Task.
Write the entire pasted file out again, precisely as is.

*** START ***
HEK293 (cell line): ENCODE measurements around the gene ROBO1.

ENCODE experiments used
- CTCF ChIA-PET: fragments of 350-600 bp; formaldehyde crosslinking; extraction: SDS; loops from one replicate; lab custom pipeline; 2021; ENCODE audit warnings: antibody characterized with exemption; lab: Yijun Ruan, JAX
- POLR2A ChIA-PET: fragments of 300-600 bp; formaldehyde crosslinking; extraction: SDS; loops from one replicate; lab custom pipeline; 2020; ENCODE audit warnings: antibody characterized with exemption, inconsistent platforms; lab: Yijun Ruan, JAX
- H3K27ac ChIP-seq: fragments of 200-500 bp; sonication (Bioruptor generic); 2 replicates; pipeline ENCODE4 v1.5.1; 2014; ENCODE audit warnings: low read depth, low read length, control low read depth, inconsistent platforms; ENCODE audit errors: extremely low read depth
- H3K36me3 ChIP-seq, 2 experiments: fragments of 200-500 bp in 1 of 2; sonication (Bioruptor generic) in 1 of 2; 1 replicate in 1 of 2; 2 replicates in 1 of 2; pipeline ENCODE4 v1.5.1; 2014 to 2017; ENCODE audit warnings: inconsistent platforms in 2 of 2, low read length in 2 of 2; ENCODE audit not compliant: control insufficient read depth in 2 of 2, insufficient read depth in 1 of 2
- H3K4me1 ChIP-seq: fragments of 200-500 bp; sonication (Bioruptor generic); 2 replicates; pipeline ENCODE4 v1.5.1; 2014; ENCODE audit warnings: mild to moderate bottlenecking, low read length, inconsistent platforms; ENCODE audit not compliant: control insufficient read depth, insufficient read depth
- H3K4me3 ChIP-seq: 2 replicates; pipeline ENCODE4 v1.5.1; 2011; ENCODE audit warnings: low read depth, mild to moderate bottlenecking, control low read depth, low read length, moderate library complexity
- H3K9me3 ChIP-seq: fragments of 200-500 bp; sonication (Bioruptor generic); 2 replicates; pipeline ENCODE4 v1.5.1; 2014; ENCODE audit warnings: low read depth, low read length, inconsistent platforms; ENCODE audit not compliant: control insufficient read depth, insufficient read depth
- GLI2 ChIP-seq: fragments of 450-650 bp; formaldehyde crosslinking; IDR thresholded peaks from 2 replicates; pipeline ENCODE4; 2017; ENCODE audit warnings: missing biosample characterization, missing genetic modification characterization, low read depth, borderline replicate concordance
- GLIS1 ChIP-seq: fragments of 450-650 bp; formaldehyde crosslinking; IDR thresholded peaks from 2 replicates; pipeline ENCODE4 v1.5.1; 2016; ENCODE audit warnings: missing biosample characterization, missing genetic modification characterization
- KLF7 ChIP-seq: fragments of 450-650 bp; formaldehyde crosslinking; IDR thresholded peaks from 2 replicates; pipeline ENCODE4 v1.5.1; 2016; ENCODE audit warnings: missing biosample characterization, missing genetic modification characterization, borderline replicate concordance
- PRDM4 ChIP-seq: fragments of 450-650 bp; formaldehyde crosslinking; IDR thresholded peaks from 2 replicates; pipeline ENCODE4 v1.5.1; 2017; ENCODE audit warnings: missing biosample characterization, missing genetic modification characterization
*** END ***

HEK293 (cell line): ENCODE measurements around the gene ROBO1.

ENCODE experiments used
- CTCF ChIA-PET: fragments of 350-600 bp; formaldehyde crosslinking; extraction: SDS; loops from one replicate; lab custom pipeline; 2021; ENCODE audit warnings: antibody characterized with exemption; lab: Yijun Ruan, JAX
- POLR2A ChIA-PET: fragments of 300-600 bp; formaldehyde crosslinking; extraction: SDS; loops from one replicate; lab custom pipeline; 2020; ENCODE audit warnings: antibody characterized with exemption, inconsistent platforms; lab: Yijun Ruan, JAX
- H3K27ac ChIP-seq: fragments of 200-500 bp; sonication (Bioruptor generic); 2 replicates; pipeline ENCODE4 v1.5.1; 2014; ENCODE audit warnings: low read depth, low read length, control low read depth, inconsistent platforms; ENCODE audit errors: extremely low read depth
- H3K36me3 ChIP-seq, 2 experiments: fragments of 200-500 bp in 1 of 2; sonication (Bioruptor generic) in 1 of 2; 1 replicate in 1 of 2; 2 replicates in 1 of 2; pipeline ENCODE4 v1.5.1; 2014 to 2017; ENCODE audit warnings: inconsistent platforms in 2 of 2, low read length in 2 of 2; ENCODE audit not compliant: control insufficient read depth in 2 of 2, insufficient read depth in 1 of 2
- H3K4me1 ChIP-seq: fragments of 200-500 bp; sonication (Bioruptor generic); 2 replicates; pipeline ENCODE4 v1.5.1; 2014; ENCODE audit warnings: mild to moderate bottlenecking, low read length, inconsistent platforms; ENCODE audit not compliant: control insufficient read depth, insufficient read depth
- H3K4me3 ChIP-seq: 2 replicates; pipeline ENCODE4 v1.5.1; 2011; ENCODE audit warnings: low read depth, mild to moderate bottlenecking, control low read depth, low read length, moderate library complexity
- H3K9me3 ChIP-seq: fragments of 200-500 bp; sonication (Bioruptor generic); 2 replicates; pipeline ENCODE4 v1.5.1; 2014; ENCODE audit warnings: low read depth, low read length, inconsistent platforms; ENCODE audit not compliant: control insufficient read depth, insufficient read depth
- GLI2 ChIP-seq: fragments of 450-650 bp; formaldehyde crosslinking; IDR thresholded peaks from 2 replicates; pipeline ENCODE4; 2017; ENCODE audit warnings: missing biosample characterization, missing genetic modification characterization, low read depth, borderline replicate concordance
- GLIS1 ChIP-seq: fragments of 450-650 bp; formaldehyde crosslinking; IDR thresholded peaks from 2 replicates; pipeline ENCODE4 v1.5.1; 2016; ENCODE audit warnings: missing biosample characterization, missing genetic modification characterization
- KLF7 ChIP-seq: fragments of 450-650 bp; formaldehyde crosslinking; IDR thresholded peaks from 2 replicates; pipeline ENCODE4 v1.5.1; 2016; ENCODE audit warnings: missing biosample characterization, missing genetic modification characterization, borderline replicate concordance
- PRDM4 ChIP-seq: fragments of 450-650 bp; formaldehyde crosslinking; IDR thresholded peaks from 2 replicates; pipeline ENCODE4 v1.5.1; 2017; ENCODE audit warnings: missing biosample characterization, missing genetic modification characterization